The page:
Updates to An Hour From Paris, 2019 edition

p. 144 I re-visited La Porte de Bourgogne restaurant in July 2020. It has changed hands but the food and prices are still reasonable and it is very popular. I advise you to book if you want a table outside on a sunny weekend. Understandably slow service, friendly overworked staff. Open daily except on Mondays. The new tel no is 01 64 22 96 26.
The Auberge de la Terrasse has closed down.

The islands of Créteil
p. 217 From the métro station at Créteil-Université take exit no. 2 on the left for the Route de Choisy,  then the right-hand path marked by a red and white GR sign. When the path forks, take the left hand fork and continue along the main road slightly uphill on the left, the Rue des Mèches (D86) until you come to a café-tabac, L’Interlude (open on Sunday). Cross the road here at the pedestrian crossing and continue uphill, past the Parc Dupeyroux.

p. 219 It is now possible to reach the RER station at St Maur-Créteil by continuing under the busy Pont de Créteil instead of crossing it. The tramp encampment at the tip of the Ile de Brise Pain has been replaced by a tiny park and residents’ allotments. This alternative walk is under 2 km and largely traffic-free.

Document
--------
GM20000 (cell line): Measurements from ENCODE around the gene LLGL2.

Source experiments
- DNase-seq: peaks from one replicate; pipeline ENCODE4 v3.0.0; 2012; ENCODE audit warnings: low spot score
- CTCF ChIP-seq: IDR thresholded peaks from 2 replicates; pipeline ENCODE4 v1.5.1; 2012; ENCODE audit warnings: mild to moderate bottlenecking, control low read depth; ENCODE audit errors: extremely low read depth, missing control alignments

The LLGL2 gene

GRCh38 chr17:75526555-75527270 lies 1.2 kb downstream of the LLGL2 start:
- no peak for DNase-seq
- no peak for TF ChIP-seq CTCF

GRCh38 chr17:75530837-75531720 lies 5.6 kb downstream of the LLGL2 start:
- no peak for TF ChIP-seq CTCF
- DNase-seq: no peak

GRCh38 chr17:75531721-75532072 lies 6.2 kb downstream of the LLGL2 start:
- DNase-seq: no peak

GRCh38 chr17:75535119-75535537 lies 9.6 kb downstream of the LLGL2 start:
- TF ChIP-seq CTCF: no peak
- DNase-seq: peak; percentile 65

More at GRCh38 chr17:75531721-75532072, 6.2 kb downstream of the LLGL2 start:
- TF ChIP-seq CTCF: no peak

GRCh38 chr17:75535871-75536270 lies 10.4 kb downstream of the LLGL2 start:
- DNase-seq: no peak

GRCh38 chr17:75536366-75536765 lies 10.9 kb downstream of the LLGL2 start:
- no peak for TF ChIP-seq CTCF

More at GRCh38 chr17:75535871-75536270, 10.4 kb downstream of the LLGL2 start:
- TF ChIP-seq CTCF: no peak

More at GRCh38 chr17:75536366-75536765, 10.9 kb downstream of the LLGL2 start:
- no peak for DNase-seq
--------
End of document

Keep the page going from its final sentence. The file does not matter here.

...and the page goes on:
Revised text:
Follow the Chemin de Halage to the steps up to the bridge, turn right and continue along the bridge without crossing it until you see a restaurant called Le Plaisir du Portugal. Turn right into the Allée Centrale just after the restaurant and follow it to the first turning on your left, Rue de l’Ecluse. Follow this road right round, with a view of an impressive dam across the Marne on your right, and then under the bridge on your left. This side of the Ile de Brise Pain feels quite different from the Ile Sainte Catherine, semi-wild, with no houses at all and only a few fishermen along the Marne. Take the footpath straight ahead beside the Marne and follow it right round to the tip of the island, from where you have a view of the footbridge across the Marne to which you are heading. Continue round the island to the left, past a tiny park and more allotments, until you reach a path on your right. It leads past a small weir to a little footbridge over the Bras du Chapitre and onto the main road, the Rue du Port.

Champs sur Marne
pp. 224-225
The footpath along the river near the Menier buildings now has a temporary fence beside it, following flooding in 2017. It has gaps allowing access to the main park but access from the Chemin de la Rivière to the riverside footpath is now barred. However, I found it quite easy to climb over the footbridge leading to the Cathédrale on the island and jump down on the other side.